But a big part of what has made the “SpongeBob SquarePants” TV series such a joy over the past 20 years is its vibrancy. These quick bursts of entertainment, with their quirky characters, surreal energy, and silly puns, are perfect for bite-sized pieces. Lying down to 90 minutes in “Sponge on the Run,” the pace slows down, the awkwardness subsides, and you discover over time that there’s not much to hold these antics together. This latest film, written and directed by “SpongeBob” veteran Tim Hill, is particularly slim, as it is actually a launching pad for “Kamp Koral: SpongeBob’s Under Years”. The animated series – featuring a “Muppet Babies” version of SpongeBob and his pals first meeting each other in their youth – just happens to start airing on Paramount + on the same day as this movie in a bit of synergy from streaming.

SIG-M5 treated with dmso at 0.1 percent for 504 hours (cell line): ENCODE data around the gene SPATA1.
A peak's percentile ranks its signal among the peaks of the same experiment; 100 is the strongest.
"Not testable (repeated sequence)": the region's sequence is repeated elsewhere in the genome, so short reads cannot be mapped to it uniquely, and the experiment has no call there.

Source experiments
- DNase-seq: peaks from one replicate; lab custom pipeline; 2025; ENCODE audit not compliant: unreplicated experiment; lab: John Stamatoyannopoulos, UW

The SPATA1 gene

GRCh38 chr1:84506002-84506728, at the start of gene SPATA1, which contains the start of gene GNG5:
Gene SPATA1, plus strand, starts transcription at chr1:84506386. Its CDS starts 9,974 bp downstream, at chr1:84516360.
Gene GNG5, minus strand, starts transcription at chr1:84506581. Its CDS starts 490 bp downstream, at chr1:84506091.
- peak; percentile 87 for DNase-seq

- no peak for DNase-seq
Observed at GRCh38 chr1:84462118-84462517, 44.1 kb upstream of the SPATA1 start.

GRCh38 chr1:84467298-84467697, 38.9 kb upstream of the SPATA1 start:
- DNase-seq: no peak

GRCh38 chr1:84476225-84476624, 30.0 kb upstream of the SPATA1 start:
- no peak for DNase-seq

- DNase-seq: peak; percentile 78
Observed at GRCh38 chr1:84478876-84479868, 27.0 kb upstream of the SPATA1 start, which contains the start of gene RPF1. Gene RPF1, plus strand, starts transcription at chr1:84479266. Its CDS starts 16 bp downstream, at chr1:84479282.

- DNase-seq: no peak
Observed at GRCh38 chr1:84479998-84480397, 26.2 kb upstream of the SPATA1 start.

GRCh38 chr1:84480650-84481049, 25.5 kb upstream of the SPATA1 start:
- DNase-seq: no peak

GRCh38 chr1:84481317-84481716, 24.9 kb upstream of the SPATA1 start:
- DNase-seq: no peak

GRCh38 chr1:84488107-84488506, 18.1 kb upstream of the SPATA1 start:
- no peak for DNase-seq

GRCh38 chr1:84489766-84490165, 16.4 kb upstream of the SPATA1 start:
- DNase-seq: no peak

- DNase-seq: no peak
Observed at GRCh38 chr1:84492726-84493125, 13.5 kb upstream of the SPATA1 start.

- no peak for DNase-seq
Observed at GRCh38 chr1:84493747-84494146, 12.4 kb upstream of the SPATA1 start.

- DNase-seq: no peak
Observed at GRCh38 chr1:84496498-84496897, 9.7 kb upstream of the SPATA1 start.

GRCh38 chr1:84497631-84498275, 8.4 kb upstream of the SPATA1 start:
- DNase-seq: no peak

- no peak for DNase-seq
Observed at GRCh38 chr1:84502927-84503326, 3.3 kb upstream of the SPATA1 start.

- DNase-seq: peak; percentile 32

Again, if you are a worried parent looking for insane happiness for your children and a little ‘me’ while you are stuck at home, this is a totally suitable choice for all. the people involved. Far from me the idea of judging. I’m right here with you. And there are a few celebrity cameos aimed more at adult fun. Don’t expect anything groundbreaking – although this is the first of these films to be produced entirely by CGI, so there is at least one visual finesse that is new.
As always, SpongeBob enjoys a blissful existence in the underwater world of Bikini Bottom, starting each new day by happily greeting his pal, Patrick the Starfish (Bill Fagerbakke), much to the chagrin of the grumpy Squidward (Rodger Bumpass). ). Beside him is his big-eyed best friend Gary the Snail (whom Kenny also voices in charming gurgles and moans), who is as loyal as he is adorable. Seriously, you’ll find yourself saying, “Awww…” every time he’s on screen.
But one day, SpongeBob comes home from work at fast food restaurant Krusty Krab to the shocking discovery that Gary took a snail nap. Vain King Poseidon (Matt Berry) has run out of face cream and needs the mucus that snails like Gary provide to maintain his pristine complexion. Understandably, the little and naughty Plankton (Mr. Lawrence), rival restaurateur of Mr. Krabs (Clancy Brown), has something to do with the disappearance. Over time, you too will be deeply saddened by Gary’s absence as it becomes more and more evident that he is the best part of the movie.